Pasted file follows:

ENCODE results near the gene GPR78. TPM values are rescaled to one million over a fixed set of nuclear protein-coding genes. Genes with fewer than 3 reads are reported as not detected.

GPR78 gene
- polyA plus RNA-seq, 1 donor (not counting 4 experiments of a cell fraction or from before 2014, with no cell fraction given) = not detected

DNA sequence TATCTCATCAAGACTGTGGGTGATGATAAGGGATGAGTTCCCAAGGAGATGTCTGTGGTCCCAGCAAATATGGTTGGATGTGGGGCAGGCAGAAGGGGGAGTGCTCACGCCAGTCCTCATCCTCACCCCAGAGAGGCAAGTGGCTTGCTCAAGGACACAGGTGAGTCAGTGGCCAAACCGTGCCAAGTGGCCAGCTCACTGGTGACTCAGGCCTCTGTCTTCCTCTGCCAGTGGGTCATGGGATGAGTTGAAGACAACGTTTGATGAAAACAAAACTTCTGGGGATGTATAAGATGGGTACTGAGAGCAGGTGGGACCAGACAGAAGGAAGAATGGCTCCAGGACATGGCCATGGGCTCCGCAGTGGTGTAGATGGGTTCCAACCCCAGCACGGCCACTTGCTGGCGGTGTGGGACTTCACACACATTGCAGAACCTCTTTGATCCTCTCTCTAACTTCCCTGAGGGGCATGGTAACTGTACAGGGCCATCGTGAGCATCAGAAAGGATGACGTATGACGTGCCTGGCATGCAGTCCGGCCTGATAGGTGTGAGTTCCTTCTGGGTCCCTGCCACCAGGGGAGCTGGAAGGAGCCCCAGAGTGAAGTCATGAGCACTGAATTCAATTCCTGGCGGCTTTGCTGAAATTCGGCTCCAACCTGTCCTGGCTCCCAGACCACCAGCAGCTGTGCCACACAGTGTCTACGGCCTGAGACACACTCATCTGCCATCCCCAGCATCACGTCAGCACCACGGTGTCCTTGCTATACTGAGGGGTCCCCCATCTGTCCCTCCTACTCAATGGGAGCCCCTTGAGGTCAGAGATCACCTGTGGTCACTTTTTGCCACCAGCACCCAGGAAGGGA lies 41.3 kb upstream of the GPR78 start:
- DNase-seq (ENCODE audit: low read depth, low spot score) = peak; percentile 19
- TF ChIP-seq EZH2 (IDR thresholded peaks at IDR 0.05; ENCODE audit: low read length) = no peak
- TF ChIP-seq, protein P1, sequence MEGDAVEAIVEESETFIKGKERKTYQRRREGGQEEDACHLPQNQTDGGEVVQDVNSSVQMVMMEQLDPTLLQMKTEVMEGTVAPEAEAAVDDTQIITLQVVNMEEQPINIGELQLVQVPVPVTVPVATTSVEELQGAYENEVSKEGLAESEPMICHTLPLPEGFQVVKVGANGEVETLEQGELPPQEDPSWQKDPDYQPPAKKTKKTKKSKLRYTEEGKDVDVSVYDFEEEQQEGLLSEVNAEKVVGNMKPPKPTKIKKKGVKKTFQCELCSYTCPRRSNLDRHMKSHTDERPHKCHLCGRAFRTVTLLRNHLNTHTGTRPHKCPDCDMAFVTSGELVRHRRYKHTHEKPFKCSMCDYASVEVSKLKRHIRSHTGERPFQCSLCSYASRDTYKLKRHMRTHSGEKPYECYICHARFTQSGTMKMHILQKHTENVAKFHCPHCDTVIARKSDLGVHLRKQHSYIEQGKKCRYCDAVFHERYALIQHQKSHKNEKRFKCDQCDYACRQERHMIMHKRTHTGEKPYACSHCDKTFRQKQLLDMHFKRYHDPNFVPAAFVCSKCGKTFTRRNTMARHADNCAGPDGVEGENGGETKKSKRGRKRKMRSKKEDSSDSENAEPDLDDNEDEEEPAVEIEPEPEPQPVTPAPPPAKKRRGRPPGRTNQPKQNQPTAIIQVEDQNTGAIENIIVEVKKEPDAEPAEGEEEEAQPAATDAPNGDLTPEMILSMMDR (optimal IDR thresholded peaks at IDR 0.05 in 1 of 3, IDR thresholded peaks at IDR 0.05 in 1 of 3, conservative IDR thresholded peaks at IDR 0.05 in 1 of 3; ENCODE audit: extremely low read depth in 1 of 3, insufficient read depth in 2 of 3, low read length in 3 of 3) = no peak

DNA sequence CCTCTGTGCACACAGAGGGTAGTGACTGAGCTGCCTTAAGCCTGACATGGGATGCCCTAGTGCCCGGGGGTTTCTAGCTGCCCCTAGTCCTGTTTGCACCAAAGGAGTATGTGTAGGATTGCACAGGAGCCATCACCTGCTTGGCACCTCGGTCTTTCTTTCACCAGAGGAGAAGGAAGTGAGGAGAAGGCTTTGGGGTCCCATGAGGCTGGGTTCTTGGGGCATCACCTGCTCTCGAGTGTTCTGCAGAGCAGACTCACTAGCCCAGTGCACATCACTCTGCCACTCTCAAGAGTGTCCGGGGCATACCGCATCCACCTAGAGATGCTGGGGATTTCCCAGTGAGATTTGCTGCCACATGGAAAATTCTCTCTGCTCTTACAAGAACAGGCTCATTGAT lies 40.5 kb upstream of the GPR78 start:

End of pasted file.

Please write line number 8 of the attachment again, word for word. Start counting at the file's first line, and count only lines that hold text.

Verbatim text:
DNA sequence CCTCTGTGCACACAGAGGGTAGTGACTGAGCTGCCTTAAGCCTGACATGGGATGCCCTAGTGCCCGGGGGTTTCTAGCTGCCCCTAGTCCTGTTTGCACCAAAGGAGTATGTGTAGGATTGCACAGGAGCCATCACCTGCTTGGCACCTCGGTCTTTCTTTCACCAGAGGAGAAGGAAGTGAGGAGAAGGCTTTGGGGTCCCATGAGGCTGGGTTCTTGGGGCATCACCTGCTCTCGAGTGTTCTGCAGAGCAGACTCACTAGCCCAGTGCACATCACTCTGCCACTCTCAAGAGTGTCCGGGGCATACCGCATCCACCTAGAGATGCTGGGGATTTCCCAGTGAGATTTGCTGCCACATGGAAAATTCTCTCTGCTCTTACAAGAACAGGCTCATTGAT lies 40.5 kb upstream of the GPR78 start: